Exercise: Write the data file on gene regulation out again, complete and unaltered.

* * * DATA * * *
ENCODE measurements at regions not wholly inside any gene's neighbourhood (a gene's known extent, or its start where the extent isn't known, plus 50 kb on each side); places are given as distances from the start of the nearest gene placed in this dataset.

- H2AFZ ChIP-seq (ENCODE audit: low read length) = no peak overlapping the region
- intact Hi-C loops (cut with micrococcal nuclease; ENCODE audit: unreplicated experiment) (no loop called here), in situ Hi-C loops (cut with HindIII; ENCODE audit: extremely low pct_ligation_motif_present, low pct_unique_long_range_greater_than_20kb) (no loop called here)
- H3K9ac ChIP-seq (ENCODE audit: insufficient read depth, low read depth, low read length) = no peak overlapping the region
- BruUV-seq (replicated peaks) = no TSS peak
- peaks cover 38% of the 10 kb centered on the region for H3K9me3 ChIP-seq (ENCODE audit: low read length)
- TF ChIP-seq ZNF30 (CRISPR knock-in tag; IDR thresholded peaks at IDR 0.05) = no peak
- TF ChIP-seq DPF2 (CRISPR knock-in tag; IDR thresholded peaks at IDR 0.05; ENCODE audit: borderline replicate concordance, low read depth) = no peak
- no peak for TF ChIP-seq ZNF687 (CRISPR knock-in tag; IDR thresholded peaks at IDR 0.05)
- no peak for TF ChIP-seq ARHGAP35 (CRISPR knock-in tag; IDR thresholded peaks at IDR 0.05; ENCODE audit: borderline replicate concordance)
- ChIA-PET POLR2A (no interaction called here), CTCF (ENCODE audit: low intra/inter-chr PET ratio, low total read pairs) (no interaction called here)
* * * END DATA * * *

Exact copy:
ENCODE measurements at regions not wholly inside any gene's neighbourhood (a gene's known extent, or its start where the extent isn't known, plus 50 kb on each side); places are given as distances from the start of the nearest gene placed in this dataset.

- H2AFZ ChIP-seq (ENCODE audit: low read length) = no peak overlapping the region
- intact Hi-C loops (cut with micrococcal nuclease; ENCODE audit: unreplicated experiment) (no loop called here), in situ Hi-C loops (cut with HindIII; ENCODE audit: extremely low pct_ligation_motif_present, low pct_unique_long_range_greater_than_20kb) (no loop called here)
- H3K9ac ChIP-seq (ENCODE audit: insufficient read depth, low read depth, low read length) = no peak overlapping the region
- BruUV-seq (replicated peaks) = no TSS peak
- peaks cover 38% of the 10 kb centered on the region for H3K9me3 ChIP-seq (ENCODE audit: low read length)
- TF ChIP-seq ZNF30 (CRISPR knock-in tag; IDR thresholded peaks at IDR 0.05) = no peak
- TF ChIP-seq DPF2 (CRISPR knock-in tag; IDR thresholded peaks at IDR 0.05; ENCODE audit: borderline replicate concordance, low read depth) = no peak
- no peak for TF ChIP-seq ZNF687 (CRISPR knock-in tag; IDR thresholded peaks at IDR 0.05)
- no peak for TF ChIP-seq ARHGAP35 (CRISPR knock-in tag; IDR thresholded peaks at IDR 0.05; ENCODE audit: borderline replicate concordance)
- ChIA-PET POLR2A (no interaction called here), CTCF (ENCODE audit: low intra/inter-chr PET ratio, low total read pairs) (no interaction called here)